Press for If Only You Knew (2010)
Were we to consider If You Only Knew academically, it would be a master class on composition, interpretation, performance, practice and repertoire selection . . .brevity, professionalism, structural musical competency, simplicity, humility and grace . . .The title piece is a ballad of careful beauty that comes to a simmer and beyond . . .
— All About Jazz (March, 2011)
. . . Wilensky’s individuality can be heard with his first notes. His sound is bright, crisp, and completely relaxed in all registers. His lines are direct, to the point, and completely his own; he just does not sound like anyone else.
— Saxophone Journal (March, 2011)
This straight-ahead recording has the charm of four friends getting together in the afternoon, on a day off, to play some music that challenges the mind yet focuses on feel, whether the style is ballads, up-tempo numbers or mid-tempo charmers. Together, they create a recording that delights and impresses, but not by shoving their abilities down your throat. Instead, they take their time to lay out lines with thought and care . . . There is an easy rapport between these musicians best demonstrated in a wonderfully shifting and lilting of backbeat heavy accents on the title piece. Slowing building the tune’s intensity, Neumann is incredibly tasteful and insistently prodding at the same time as he pushes the tune to a great climatic height. Wilensky’s ending solo is full of the fire you can see made him so admired and sought after as a rock musician . . . If you enjoy thoughtful, at times introspective playing by those who have already earned their stripes and have no need to show off, then you’ll be totally captivated by this recording.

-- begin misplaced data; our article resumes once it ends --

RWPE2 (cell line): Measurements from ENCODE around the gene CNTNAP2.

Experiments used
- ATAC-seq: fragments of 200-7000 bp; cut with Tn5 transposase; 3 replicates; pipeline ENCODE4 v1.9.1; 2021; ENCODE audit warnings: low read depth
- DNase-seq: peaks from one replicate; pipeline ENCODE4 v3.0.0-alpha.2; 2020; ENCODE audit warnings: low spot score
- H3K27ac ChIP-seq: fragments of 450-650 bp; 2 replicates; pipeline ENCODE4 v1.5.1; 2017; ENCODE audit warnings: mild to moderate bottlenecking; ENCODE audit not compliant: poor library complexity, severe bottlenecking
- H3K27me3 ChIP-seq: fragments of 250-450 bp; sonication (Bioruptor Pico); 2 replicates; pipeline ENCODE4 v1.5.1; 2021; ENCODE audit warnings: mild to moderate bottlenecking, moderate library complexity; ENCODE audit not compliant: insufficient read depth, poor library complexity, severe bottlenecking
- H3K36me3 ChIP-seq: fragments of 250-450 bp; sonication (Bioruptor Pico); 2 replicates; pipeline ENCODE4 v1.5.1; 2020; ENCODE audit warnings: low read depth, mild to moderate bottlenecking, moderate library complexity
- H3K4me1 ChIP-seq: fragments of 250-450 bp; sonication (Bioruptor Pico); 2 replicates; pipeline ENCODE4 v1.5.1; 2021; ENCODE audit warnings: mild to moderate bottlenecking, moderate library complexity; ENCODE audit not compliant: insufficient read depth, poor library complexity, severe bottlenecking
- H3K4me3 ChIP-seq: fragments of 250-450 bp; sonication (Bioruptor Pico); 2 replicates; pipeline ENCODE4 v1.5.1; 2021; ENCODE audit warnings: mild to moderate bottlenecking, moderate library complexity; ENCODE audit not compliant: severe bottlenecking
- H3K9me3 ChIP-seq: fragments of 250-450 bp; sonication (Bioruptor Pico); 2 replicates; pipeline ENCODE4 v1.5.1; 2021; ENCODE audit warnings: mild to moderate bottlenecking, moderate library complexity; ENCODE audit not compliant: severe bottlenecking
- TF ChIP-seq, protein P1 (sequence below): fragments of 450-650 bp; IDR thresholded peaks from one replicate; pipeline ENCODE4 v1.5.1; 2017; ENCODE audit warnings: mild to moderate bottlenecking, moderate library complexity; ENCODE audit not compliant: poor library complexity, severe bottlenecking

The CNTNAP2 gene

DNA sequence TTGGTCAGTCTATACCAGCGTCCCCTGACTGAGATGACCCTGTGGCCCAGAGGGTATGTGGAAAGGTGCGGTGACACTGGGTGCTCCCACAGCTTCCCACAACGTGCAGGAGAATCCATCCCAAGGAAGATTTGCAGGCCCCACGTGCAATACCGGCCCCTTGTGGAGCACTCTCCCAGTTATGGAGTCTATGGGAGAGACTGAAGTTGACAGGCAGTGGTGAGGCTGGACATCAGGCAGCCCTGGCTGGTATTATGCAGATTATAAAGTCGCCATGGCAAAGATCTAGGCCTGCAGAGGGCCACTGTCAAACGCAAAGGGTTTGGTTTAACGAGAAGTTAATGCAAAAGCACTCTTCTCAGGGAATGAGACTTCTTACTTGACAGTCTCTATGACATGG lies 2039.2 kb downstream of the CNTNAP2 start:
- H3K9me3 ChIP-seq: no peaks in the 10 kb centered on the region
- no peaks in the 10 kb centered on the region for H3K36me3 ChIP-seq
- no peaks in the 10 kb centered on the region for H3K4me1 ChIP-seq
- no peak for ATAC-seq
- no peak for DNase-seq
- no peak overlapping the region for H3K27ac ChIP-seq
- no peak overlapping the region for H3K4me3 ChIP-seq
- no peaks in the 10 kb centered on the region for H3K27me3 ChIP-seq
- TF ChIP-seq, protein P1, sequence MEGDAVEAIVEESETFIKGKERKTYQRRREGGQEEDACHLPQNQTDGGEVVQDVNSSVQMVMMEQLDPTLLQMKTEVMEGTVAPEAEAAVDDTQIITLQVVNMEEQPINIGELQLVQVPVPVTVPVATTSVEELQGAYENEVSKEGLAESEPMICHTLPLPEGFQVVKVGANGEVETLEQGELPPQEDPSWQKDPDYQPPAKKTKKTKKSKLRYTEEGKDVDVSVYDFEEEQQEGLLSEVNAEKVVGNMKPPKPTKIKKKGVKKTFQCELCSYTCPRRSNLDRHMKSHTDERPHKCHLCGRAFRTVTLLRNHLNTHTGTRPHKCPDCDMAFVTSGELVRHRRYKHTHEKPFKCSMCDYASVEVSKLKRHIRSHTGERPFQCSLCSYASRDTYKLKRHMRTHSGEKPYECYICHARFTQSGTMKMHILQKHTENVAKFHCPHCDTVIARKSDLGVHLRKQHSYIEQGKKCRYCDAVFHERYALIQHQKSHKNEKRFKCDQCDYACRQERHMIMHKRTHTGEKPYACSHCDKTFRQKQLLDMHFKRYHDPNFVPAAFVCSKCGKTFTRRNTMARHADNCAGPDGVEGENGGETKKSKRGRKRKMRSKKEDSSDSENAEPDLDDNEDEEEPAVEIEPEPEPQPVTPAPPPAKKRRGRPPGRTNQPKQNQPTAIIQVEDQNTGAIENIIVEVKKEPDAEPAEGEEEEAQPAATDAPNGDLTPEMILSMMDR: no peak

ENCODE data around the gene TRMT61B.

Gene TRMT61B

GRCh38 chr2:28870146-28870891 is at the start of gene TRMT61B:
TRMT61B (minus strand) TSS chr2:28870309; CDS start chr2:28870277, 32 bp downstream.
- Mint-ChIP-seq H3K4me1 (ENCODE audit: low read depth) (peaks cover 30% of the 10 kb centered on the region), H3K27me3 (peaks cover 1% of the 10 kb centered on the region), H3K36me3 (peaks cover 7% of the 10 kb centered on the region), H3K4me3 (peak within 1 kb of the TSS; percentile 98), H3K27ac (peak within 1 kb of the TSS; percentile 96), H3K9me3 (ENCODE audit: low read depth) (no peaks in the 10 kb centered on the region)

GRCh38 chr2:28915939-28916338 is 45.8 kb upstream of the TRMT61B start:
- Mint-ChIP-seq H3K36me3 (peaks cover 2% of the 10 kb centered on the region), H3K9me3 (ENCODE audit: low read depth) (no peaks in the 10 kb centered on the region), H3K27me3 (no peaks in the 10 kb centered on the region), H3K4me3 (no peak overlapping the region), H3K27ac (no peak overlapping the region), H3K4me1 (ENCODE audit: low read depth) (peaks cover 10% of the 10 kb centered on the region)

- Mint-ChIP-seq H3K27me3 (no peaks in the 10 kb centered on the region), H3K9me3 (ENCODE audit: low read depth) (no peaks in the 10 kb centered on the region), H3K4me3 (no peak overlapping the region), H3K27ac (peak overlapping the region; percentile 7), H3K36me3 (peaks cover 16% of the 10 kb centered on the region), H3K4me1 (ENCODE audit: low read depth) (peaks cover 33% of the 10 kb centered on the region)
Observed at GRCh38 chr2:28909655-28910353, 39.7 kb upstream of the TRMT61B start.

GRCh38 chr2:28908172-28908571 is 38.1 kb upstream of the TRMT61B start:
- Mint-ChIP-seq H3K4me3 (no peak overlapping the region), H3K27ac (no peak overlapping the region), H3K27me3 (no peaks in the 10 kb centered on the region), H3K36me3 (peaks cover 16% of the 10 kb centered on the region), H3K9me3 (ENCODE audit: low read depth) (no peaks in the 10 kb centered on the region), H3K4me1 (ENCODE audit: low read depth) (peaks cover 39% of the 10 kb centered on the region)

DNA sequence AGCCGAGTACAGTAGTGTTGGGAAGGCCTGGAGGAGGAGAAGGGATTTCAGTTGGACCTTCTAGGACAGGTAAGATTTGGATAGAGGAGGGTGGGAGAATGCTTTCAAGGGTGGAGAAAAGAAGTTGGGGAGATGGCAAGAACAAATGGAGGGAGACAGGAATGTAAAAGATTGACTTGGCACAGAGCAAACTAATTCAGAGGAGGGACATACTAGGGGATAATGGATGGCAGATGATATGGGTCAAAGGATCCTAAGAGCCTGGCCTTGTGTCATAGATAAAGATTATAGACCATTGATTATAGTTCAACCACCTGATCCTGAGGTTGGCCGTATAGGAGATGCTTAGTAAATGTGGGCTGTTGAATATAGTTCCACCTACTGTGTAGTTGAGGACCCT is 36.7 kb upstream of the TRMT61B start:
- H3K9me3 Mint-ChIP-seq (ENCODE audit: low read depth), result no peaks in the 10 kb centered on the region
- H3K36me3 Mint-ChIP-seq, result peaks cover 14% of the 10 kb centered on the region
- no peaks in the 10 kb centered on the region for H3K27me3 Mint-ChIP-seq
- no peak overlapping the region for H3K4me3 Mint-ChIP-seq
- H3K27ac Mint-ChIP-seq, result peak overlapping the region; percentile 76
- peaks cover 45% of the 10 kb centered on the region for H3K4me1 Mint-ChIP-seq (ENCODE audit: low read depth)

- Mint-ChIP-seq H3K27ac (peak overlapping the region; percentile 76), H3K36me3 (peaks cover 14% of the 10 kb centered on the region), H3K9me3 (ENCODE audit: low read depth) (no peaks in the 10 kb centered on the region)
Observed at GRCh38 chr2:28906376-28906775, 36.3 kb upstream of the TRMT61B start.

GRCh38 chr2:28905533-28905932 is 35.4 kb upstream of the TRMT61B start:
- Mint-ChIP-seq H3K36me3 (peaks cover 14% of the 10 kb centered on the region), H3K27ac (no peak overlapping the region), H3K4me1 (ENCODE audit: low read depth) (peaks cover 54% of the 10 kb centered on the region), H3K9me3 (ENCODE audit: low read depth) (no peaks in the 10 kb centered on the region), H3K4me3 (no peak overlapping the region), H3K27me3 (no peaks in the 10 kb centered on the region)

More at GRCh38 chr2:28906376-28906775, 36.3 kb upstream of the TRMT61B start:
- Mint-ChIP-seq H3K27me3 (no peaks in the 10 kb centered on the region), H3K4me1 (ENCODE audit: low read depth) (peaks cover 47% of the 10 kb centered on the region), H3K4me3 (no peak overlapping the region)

— Jazzreview.com (January, 2011)
Tenor saxophonist Dan Wilensky has put together a nice collection of original tunes on If You Only Knew. Joined by Bob Himmelberger on piano, Dean Johnson on bass and Scott Neumann on drums, Wilensky shows a flair for melodic songwriting and a robust tenor sax sound. To open the disc, he opted to use one of the two non-original selections on the album, “Tea for Two,” taken at a leisurely pace that increases in intensity, and features a nice solo from Johnson. Among his other tunes, the funky “Saxafras” and the hard boppish “Lucky 13” particularly caught my ear. Special mention should be made of Himmelberger’s lovely piano work on Wilensky’s contemplative reading of Horace Silver’s “Peace.” To quote the title of the closing track, “All in All” this is an album that kept me engaged from start to finish.
— Jersey Jazz (November, 2010)
For me, a sax player has to have a singing tone and Dan’s sound is beautiful on these tracks. This is not about how many notes can he can play in a second, it’s about a mature musician telling his story. And it’s a story that has variety, complexity, fun, funk, blues and more . . .
— CDBaby (December, 2010)